But, as Anne Mullens, a friend of Ms. Rodriguez and author of 1996's forward-looking Timely Death: Considering Our Last Rights, told The Globe, John Hofsess's self-appointed role as the compassionate loyalist who championed Ms. Rodriguez's desire to control her fate was compromised in an act that eventually saw him break with Ms. Rodriguez and her other supporters.
When the first round of the court case was lost, Mr. Hofsess, who was "very good at media relations," Ms. Mullens said, was determined to keep public sympathy churning.
The Vancouver Sun received a letter purportedly from Ms. Rodriguez, spidery signature included, denouncing the ALS Society of B.C. for "compounding her misery" by refusing to back her court case. But she denied writing the letter: "I would not make those comments, and I am sorry they were said."
John Hofsess admitted to writing the letter, and forging her signature. He said that he had prepared statements for her before and that since Ms. Rodriguez could no longer feed herself, "Sue has reached the point where people have to speak for her."
The next day, he admitted that it was "inappropriate and unethical" to forge the letter, but believed that "I acted in what I perceived to be the best interest of Sue Rodriguez," who quickly broke off relations with him. With the aid of an anonymous doctor, she committed suicide in 1994.
Ms. Mullens, then a Vancouver Sun journalist who wrote the original story about Ms. Rodriguez's bitterness toward the ALS Society, says that the Hofsess forgery had been a submission for the Sun's opinion page. She had used it as the base for her first story without contacting Ms. Rodriguez. Ms. Mullens told The Globe that "I was so hurt and upset that he didn't seem to realize how dangerous and damaging this [act of forgery] was. I couldn't trust him after that."
Sandra Martin, whose book, A Good Death: Making the Most of Our Final Choices, will be published in April, told The Globe that Mr. Hofsess "was the first person to listen to Sue Rodriguez. In moulding her campaign for a medically assisted death, he humanized her plight and gave hope to others who were suffering grievously and wanted help in ending lives that had become intolerable." But he was a complicated and troubled man. As much as he had a great capacity for making friends, he had an even larger one for destroying relationships. That proved true with Sue Rodriguez, Al Purdy and many other people in the right-to-die movement.
The Sue Rodriguez affair was part of a disturbing pattern in Mr. Hofsess's life, a tendency to elevate his own needs and views over his obligations to others. For instance, he acknowledged using an $18,000 Canada Council grant intended to help him write a book on dying to finance the Right to Die Society. While honestly demanding individual rights and dignity in general, he could, several people told The Globe, easily ignore them individually.
In 1999, Mr. Hofsess finally jumped from legalism to activism. As he wrote in Toronto Life, "I killed people who wanted to die." From then until 2001, he and his partner, Evelyn Martens, helped eight desperate people end their lives.
When Ms. Martens was arrested for assisting suicide in 2001, Mr. Hofsess stopped abruptly and went underground. Although he was criticized in some circles for having abandoned Ms. Martens, according to Victoria writer Gary Bauslaugh, he did so "because he was so honest, he felt that if he were to testify, he'd have to tell the truth and she'd be found guilty." Ms. Martens, who could have been charged with murder, was acquitted for lack of evidence. She died in 2011.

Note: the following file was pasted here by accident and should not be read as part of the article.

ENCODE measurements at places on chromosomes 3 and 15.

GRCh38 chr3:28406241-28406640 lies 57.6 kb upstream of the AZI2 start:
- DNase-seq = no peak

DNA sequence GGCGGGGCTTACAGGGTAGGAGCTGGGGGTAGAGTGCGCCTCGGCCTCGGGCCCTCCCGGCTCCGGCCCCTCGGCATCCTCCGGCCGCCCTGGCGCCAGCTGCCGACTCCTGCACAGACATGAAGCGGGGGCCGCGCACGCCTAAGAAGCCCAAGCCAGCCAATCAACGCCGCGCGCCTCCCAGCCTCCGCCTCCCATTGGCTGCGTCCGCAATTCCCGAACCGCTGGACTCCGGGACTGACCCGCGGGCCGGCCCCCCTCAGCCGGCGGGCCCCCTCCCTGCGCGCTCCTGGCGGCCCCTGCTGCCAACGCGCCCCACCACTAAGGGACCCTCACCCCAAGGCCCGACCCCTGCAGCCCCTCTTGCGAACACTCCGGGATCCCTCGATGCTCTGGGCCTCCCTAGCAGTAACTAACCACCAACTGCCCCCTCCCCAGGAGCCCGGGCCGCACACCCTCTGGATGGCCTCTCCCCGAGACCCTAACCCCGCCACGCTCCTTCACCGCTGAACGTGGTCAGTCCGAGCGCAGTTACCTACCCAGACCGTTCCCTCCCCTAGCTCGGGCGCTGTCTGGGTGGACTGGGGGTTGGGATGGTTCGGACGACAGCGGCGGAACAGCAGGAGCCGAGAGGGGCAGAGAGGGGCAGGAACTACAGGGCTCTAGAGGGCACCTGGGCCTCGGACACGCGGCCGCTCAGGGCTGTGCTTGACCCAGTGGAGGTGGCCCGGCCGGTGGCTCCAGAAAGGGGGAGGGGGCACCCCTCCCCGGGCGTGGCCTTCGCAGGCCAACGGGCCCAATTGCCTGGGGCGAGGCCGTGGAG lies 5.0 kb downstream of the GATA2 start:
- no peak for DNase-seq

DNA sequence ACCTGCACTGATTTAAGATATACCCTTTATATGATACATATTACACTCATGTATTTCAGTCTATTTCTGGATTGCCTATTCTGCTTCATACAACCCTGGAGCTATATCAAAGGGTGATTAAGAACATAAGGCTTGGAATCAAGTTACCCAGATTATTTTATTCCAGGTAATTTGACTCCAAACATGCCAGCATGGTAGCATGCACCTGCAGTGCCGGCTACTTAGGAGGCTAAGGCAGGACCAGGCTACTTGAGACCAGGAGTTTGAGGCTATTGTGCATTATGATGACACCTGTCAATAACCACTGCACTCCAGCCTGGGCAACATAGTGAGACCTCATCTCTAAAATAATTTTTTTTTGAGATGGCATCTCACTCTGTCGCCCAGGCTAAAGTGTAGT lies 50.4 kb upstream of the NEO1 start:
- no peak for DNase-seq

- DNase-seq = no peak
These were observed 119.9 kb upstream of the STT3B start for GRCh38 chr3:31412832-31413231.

For every detractor of Mr. Hofsess, there is a supporter. Ruth von Fuchs, president of the Right to Die Society of Canada, told The Globe, "When I first met him, I was struck by how ideas just seem to bubble out of him." Both she and Mr. Bauslaugh regard John Hofsess as a compassionate upholder of individual rights, especially the right to a dignified death.
But even when it comes to his own final decision, there are questions. Some people who knew him are convinced that his various physical complaints – described in the Toronto Life article as pulmonary fibrosis, prostate cancer and an unstable heart – did not warrant ending his life.
Roy MacGregor and Ms. von Fuchs are among those who doubt that Mr. Hofsess was fatally ill. "He diagnosed himself," Mr. MacGregor told The Globe. "I tried to talk him out of it. I was concerned that there was very much a drama-queen side to his decision."
Madeline Weld, an editor at the quarterly journal Humanist Perspectives, told The Globe that Mr. Hofsess was a "hyper-rationalist" who "felt rushed to take his own life," perhaps as a fitting and dramatic coda to the cause he'd so long championed.
But for Mr. Bauslaugh, author of a sympathetic book on the Robert Latimer case and the soon-to-be-released The Right to Die: the Courageous Canadians Who Gave Us the Right to a Dignified Death, Mr. Hofsess's choice to end his life is rather more selfless. He told The Globe that "John … felt very strongly about Canada wasting more money on him; he felt that if he stayed, his medical costs would be in the hundreds of thousands, and if prosecuted [for the assisted suicides detailed in Toronto Life] the legal costs could be in the millions."
John Hofsess died without partner, or children, or any close family. At the time of his death, he had completed a book, The Future of Death: True Stories About Assisted Dying, which will be published this spring. Though in many ways a compromised character, he will leave significant legacies – in Canadian film and, most important, in Canada's new right-to-die legislation.